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Cottle v. Randall

United States District Court, Ninth Circuit

January 27, 2014

D. RANDALL, et al., Defendants.


GARY S. AUSTIN, Magistrate Judge.


Lawrence Elliott Cottle ("Plaintiff") is a state prisoner proceeding pro se and in forma pauperis with this civil rights action pursuant to 42 U.S.C. § 1983. Plaintiff filed the Complaint commencing this action on June 14, 2012. (Doc. 1.)

On June 29, 2012, Plaintiff consented to Magistrate Judge jurisdiction in this action pursuant to 28 U.S.C. § 636(c), and no other parties have made an appearance. (Doc. 6.) Therefore, pursuant to Appendix A(k)(4) of the Local Rules of the Eastern District of California, the undersigned shall conduct any and all proceedings in the case until such time as reassignment to a District Judge is required. Local Rule Appendix A(k)(3).

The court screened the Complaint pursuant to 28 U.S.C. § 1915A and entered an order on February 20, 2013, dismissing the Complaint for failure to state a claim, with leave to amend. (Doc. 9.) On May 15, 2013, Plaintiff filed the First Amended Complaint, which is now before the court for screening. (Doc. 17.)


The court is required to screen complaints brought by prisoners seeking relief against a governmental entity or officer or employee of a governmental entity. 28 U.S.C. § 1915A(a). The court must dismiss a complaint or portion thereof if the prisoner has raised claims that are legally "frivolous or malicious, " that fail to state a claim upon which relief may be granted, or that seek monetary relief from a defendant who is immune from such relief. 28 U.S.C. § 1915A(b)(1), (2). "Notwithstanding any filing fee, or any portion thereof, that may have been paid, the court shall dismiss the case at any time if the court determines that... the action or appeal fails to state a claim upon which relief may be granted." 28 U.S.C. § 1915(e)(2)(B)(ii).

A complaint is required to contain "a short and plain statement of the claim showing that the pleader is entitled to relief...." Fed.R.Civ.P. 8(a)(2). Detailed factual allegations are not required, but "[t]hreadbare recitals of the elements of a cause of action, supported by mere conclusory statements, do not suffice." Ashcroft v. Iqbal , 556 U.S. 662, 678, 129 S.Ct. 1937, 1949 (2009) (citing Bell Atlantic Corp. v. Twombly , 550 U.S. 544, 555, 127 S.Ct. 1955 (2007)). While a plaintiff's allegations are taken as true, courts "are not required to indulge unwarranted inferences." Doe I v. Wal-Mart Stores, Inc. , 572 F.3d 677, 681 (9th Cir. 2009) (internal quotation marks and citation omitted). Plaintiff must set forth "sufficient factual matter, accepted as true, to state a claim to relief that is plausible on its face.'" Iqbal 556 U.S. at 678. While factual allegations are accepted as true, legal conclusions are not. Id . The mere possibility of misconduct falls short of meeting this plausibility standard. Id . at 678-79; Moss v. U.S. Secret Service , 572 F.3d 962, 969 (9th Cir. 2009).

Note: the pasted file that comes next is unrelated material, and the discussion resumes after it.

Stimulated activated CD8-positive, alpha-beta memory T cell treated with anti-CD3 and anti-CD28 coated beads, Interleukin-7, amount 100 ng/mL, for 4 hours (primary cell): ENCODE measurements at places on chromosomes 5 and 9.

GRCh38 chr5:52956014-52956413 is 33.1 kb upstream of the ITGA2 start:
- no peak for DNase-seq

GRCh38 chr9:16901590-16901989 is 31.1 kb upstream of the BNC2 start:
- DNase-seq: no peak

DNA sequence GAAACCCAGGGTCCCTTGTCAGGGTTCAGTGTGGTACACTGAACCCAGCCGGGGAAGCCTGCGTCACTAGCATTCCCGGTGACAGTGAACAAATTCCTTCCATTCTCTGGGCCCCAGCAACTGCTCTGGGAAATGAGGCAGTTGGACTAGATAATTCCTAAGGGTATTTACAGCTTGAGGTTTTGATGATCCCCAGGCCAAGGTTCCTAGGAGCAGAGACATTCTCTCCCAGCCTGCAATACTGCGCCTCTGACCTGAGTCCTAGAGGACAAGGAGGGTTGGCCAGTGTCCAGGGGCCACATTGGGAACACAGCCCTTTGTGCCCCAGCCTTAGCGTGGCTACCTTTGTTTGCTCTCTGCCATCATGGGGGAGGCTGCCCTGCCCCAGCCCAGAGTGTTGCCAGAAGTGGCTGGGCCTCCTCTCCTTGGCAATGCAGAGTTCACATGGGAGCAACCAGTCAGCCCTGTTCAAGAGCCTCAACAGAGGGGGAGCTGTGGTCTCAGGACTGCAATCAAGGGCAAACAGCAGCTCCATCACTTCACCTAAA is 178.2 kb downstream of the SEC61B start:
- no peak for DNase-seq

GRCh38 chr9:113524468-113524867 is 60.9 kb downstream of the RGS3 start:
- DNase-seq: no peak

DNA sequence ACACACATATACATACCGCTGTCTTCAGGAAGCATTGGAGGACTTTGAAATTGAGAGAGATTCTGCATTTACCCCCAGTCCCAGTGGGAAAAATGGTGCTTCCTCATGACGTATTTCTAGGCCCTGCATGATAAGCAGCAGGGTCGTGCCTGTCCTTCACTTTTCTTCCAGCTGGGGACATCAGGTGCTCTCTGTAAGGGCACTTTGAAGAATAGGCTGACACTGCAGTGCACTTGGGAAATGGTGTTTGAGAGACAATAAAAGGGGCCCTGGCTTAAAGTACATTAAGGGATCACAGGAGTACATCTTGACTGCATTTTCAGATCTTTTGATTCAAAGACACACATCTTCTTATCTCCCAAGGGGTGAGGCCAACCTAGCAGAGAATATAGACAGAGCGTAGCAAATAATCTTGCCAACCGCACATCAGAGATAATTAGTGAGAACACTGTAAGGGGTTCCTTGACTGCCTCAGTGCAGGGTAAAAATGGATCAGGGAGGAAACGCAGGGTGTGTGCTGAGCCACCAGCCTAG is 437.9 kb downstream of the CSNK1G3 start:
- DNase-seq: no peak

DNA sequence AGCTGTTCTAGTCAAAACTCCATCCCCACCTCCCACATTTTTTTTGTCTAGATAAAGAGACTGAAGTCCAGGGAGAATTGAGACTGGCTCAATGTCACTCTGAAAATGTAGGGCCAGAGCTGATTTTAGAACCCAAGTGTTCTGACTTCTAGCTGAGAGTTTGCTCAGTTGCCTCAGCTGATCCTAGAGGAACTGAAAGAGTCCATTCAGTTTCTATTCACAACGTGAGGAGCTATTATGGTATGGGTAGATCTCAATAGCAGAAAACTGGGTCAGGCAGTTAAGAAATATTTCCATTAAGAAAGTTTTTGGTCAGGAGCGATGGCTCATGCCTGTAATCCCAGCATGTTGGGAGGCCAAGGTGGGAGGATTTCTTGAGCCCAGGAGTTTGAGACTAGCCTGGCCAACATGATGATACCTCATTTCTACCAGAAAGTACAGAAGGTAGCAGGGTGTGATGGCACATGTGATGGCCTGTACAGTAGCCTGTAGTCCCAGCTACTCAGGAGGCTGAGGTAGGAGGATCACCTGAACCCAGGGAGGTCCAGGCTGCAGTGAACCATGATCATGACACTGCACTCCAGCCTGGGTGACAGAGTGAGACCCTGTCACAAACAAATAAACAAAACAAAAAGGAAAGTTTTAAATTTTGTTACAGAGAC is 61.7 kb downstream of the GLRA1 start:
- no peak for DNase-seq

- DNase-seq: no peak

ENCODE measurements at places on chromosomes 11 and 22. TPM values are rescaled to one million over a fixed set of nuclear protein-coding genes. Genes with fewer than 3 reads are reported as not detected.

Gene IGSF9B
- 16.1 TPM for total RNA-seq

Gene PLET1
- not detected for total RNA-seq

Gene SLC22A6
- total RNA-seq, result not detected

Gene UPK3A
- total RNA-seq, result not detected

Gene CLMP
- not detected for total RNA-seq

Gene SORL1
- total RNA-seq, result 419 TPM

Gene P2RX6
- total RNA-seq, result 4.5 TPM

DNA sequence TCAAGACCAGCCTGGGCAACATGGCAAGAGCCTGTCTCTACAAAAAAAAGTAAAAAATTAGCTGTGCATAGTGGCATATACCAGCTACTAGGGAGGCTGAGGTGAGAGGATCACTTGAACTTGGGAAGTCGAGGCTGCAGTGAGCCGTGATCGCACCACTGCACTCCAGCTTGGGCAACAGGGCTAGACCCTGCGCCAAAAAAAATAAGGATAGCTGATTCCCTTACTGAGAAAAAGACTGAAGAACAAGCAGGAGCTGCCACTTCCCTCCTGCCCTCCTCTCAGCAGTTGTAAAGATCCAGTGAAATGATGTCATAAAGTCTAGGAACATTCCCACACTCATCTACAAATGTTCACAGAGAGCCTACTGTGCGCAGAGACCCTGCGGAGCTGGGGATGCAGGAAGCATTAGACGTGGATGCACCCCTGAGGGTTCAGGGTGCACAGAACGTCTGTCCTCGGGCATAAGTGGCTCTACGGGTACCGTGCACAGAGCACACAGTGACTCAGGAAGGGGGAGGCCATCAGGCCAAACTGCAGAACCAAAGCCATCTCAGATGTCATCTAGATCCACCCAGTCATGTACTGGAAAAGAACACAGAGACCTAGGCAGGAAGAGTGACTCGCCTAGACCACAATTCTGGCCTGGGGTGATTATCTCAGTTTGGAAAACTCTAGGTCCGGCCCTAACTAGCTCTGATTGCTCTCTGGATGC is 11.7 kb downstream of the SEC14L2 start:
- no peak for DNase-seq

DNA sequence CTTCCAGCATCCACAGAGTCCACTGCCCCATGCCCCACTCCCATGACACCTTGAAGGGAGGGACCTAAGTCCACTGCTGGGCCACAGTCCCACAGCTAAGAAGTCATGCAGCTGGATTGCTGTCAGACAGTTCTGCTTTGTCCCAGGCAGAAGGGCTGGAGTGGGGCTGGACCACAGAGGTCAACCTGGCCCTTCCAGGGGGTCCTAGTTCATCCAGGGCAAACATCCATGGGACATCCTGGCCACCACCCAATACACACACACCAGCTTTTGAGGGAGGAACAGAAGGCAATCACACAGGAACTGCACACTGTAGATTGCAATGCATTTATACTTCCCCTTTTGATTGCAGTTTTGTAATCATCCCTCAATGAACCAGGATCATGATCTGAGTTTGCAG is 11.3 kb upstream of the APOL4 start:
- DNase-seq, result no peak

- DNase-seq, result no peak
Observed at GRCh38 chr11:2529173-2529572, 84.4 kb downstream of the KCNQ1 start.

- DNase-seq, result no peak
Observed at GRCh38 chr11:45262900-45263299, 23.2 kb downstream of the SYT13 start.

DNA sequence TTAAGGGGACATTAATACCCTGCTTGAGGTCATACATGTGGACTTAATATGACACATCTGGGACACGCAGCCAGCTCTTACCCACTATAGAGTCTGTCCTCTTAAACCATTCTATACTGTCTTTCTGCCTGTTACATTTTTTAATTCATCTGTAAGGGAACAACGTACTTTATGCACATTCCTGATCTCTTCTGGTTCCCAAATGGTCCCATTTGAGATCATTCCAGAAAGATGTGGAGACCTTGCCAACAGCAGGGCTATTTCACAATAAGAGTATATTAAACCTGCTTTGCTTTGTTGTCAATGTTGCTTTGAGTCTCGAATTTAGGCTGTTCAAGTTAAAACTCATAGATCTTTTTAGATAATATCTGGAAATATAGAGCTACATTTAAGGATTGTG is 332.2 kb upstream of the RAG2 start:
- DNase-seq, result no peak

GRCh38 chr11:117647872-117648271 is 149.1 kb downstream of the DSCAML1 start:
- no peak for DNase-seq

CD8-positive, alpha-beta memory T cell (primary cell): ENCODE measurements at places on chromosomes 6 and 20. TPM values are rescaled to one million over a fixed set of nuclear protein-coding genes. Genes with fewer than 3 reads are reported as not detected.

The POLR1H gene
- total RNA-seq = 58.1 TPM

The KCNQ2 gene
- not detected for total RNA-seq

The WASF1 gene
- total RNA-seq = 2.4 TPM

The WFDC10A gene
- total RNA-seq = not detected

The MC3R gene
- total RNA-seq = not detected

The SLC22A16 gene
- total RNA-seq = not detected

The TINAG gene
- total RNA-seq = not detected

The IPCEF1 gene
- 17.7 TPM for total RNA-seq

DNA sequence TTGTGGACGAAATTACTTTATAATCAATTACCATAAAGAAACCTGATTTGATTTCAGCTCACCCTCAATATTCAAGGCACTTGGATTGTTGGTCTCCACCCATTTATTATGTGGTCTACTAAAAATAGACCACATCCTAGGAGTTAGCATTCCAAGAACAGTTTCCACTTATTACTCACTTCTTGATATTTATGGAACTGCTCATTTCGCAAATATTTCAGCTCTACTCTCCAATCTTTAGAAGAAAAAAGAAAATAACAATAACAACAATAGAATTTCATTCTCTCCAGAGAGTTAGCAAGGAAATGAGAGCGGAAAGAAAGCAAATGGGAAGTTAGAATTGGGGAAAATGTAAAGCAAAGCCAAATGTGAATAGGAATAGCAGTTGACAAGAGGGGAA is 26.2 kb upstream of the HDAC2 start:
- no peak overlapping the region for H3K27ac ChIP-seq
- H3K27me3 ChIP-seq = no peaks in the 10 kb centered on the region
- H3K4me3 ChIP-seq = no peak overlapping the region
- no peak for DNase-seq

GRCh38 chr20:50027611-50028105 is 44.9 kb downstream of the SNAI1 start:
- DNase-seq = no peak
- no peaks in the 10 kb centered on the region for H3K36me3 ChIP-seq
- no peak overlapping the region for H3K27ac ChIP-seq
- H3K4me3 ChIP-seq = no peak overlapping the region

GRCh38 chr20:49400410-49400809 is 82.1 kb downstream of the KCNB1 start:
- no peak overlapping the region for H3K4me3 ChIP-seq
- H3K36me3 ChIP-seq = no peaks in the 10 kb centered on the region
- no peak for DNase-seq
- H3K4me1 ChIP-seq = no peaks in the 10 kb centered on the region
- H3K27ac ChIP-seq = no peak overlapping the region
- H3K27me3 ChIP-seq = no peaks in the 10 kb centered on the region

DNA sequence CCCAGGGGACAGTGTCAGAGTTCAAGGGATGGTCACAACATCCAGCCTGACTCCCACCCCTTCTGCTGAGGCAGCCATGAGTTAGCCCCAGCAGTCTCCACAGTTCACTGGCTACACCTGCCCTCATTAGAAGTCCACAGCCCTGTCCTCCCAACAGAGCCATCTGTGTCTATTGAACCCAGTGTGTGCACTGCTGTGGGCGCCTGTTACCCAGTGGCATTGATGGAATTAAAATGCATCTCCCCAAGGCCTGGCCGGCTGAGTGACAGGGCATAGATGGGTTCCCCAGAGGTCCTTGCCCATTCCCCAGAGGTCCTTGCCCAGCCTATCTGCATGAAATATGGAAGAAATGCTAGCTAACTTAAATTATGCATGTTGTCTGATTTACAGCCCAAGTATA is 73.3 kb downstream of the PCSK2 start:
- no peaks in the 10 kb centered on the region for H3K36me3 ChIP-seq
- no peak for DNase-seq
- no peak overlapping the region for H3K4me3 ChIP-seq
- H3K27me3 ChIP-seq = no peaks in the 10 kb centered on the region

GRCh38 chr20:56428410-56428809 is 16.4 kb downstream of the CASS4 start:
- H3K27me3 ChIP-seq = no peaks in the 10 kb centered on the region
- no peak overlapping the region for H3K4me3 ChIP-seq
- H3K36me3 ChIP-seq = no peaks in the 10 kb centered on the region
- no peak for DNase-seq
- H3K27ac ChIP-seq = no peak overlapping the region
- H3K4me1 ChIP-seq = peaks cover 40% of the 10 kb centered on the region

Plaintiff is presently incarcerated at the California Substance Abuse Treatment Facility in Corcoran, California. The events at issue in the First Amended Complaint allegedly occurred at the California Correctional Institution in Tehachapi, California, when Plaintiff was incarcerated there. Plaintiff names as defendants Lieutenant D. Randall, Sergeant (Sgt.) G. Doser, T. W. Steadman (Associate Warden), K. Holland (Chief Deputy Warden), Captain R. Davis (Appeals Examiner), and D. Foston (Chief, Inmate Appeals Branch). Plaintiff's factual allegations follow.